Arriving before dawn, I chose my spot to capture the spirit of Castlerigg as the sun broke free of the horizon. The crows were a lucky addition. It’s easy to see how our ancestors chose powerful places to site their sacred places, leaving us a legacy of mystery and wonderment to enjoy.
Cotton Grass weaves together the structure of the peat bog. It’s one of the vital species that ensure the survival of this delicate habitat. Here, volunteers are collecting seed heads from an abundance of plants.
Tens of thousands of individual seeds will be potted, tended and grown on before being planted onto restored moorland where sheep and erosion have decimated cotton grass population.
Connection with nature is vital if we are to rebuild the links between nature and humanity. Forest schools and outdoor centres play an integral role in helping reconnect with the joy, beauty and buzz of doing ‘stuff’ outdoors.
Tree climbing is becoming a lost art and here children are enjoying the thrill of the high vantage point!
The dry summer almost emptied the reservoirs in Lancashire. The levels fell to the lowest in living memory. Perhaps the rain and hail of the coming weeks will do a good job of topping them up again.
Unimproved grasslands, field edges and woodland glades are important habitats for our dwindling populations. With an increasing interest in organic and free range produce perhaps our invertebrates will have a fighting chance.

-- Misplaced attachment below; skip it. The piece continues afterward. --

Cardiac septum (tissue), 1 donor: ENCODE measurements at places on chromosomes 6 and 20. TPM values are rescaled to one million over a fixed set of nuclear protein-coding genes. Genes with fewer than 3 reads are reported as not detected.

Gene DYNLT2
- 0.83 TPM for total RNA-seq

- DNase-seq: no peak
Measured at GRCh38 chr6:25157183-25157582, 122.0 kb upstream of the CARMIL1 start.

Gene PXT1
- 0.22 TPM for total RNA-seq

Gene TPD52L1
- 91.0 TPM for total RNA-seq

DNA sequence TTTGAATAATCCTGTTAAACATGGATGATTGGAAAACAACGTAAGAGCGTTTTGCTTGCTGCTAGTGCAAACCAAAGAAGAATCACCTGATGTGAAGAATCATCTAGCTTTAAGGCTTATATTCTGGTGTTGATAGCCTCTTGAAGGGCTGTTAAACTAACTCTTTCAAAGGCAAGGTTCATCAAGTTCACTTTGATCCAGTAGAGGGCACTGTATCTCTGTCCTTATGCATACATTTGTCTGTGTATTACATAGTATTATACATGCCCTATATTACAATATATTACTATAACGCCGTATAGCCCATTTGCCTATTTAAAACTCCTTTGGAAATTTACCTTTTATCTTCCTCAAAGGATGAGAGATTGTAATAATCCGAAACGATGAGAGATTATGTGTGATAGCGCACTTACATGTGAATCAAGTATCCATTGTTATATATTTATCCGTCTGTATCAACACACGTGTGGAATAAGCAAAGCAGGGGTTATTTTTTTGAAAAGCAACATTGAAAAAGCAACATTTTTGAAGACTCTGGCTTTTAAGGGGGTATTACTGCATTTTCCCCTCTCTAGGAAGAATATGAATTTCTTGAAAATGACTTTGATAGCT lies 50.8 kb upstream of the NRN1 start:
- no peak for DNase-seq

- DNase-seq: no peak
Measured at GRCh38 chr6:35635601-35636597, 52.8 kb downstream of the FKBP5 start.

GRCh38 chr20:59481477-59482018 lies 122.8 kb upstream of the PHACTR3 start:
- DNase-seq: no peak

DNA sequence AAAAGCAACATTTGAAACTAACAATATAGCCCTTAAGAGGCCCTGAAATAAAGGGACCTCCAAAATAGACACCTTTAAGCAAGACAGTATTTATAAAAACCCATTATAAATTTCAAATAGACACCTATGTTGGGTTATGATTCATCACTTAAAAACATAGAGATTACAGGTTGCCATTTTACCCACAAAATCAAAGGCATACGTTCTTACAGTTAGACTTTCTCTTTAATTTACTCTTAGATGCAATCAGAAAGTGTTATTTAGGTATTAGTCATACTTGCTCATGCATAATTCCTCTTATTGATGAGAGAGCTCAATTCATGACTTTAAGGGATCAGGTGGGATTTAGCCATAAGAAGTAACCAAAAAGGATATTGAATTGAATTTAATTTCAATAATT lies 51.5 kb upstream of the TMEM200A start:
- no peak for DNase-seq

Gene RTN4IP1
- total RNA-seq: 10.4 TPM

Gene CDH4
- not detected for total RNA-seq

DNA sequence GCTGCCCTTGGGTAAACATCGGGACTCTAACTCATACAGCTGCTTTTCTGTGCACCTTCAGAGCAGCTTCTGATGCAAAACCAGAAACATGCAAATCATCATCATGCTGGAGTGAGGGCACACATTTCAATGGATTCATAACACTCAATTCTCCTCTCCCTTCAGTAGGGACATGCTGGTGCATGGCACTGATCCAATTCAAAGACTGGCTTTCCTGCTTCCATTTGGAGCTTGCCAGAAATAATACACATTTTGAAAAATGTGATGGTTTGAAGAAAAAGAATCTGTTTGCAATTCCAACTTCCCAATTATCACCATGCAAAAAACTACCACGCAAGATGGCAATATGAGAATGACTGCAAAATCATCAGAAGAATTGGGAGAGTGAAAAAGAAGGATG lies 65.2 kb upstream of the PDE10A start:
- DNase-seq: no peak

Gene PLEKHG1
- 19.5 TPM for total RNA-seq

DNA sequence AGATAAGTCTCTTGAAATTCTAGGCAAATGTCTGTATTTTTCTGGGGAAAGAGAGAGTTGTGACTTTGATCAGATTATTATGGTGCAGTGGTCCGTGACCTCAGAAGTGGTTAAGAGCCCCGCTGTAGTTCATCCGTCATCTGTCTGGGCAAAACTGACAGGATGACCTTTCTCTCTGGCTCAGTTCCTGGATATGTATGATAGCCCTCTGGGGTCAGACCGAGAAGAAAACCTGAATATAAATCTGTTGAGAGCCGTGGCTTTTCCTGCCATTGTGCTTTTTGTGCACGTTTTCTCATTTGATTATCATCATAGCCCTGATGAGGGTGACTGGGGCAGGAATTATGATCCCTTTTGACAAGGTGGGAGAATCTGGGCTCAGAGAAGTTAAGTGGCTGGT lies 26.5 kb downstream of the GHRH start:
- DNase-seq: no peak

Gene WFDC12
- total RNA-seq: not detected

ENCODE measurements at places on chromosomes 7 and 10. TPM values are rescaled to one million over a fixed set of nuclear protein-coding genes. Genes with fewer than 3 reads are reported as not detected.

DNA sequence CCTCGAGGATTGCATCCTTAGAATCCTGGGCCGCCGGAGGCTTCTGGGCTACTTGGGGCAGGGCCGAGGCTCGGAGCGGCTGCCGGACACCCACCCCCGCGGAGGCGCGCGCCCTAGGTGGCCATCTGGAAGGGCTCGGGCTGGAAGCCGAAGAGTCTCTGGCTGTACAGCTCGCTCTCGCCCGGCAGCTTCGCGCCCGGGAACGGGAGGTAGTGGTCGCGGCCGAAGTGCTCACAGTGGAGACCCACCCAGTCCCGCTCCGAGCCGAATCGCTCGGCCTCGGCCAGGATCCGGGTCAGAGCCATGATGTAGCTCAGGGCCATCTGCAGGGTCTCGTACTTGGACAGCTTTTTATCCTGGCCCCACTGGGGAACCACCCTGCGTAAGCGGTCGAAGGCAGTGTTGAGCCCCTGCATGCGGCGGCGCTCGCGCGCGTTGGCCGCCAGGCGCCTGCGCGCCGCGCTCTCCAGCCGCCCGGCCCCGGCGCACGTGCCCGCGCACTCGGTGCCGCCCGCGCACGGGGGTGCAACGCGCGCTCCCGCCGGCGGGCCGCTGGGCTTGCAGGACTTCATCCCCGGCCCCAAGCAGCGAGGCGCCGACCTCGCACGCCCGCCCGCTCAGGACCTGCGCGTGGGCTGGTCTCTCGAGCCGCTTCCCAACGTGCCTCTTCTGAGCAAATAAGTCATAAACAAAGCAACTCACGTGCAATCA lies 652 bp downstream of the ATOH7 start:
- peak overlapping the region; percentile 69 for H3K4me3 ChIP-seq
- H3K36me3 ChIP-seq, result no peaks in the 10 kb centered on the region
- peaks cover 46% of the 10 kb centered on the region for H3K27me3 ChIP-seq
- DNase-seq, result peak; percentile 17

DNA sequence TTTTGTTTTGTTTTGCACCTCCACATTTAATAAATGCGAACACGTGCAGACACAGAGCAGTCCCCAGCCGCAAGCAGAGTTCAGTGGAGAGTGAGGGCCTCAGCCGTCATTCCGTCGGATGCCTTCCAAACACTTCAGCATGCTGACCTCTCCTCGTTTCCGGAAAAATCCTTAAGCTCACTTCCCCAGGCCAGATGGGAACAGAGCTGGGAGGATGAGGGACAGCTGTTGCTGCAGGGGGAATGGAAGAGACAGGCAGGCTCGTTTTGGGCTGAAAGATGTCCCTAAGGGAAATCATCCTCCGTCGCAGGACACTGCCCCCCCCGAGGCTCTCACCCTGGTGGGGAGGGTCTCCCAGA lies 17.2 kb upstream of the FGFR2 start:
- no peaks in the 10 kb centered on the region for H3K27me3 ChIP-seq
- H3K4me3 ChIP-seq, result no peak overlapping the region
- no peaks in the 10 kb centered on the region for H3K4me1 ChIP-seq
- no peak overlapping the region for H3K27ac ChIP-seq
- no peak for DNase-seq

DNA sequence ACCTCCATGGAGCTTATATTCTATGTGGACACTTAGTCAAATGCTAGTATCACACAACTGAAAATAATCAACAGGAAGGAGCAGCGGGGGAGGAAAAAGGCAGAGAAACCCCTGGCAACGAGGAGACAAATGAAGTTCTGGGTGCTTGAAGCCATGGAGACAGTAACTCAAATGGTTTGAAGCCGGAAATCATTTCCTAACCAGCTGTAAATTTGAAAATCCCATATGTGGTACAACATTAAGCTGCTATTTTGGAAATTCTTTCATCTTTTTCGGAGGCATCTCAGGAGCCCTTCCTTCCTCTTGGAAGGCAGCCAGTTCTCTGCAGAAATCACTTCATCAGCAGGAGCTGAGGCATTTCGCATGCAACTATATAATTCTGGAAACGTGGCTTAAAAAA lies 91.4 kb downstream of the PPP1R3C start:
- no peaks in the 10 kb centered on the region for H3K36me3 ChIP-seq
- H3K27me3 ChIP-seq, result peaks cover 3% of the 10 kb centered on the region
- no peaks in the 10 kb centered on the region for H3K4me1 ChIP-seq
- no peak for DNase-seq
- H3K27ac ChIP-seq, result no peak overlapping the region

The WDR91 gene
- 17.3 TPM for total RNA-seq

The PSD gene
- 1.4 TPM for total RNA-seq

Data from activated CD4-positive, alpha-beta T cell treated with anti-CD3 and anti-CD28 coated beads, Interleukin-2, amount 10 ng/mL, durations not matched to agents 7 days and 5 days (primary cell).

Choosing an ethical diet benefits both ourselves in nature in many ways.
Interest in permaculture is on the increase as more of us see the need to be as self sufficient as possible in the face on oncoming changes.
Countryside courses play a role in educating us in the old ways of food and energy production.
Rain always seems to accompany whenever I visit the Lake District in the autumn. Of course this is exactly how it should be, rain did after all create the countryside and constantly refreshes it.
Saturated colours and sparkly reflections and highlights are some of the visual benefits of a day out in the rain.
We’ve been looking for a source of ethical pork for a while now, local producers telling us that it’s too wet up north to keep pigs outdoors.
Luckily I was commissioned to shoot a farm that rears pigs ethically in Yorkshire. Yes, it rained all day as if to prove that the land could deal with pig pressures!
One of hundreds of shots taken recently to illustrate the beauty of the Windermere catchment area. Windermere Reflections have commissioned me to produce a slideshow to help engage visitors with the deeper stories of the area.
I’m finding out that there’s much more to the area than pleasure craft, busy car parks and angry swans!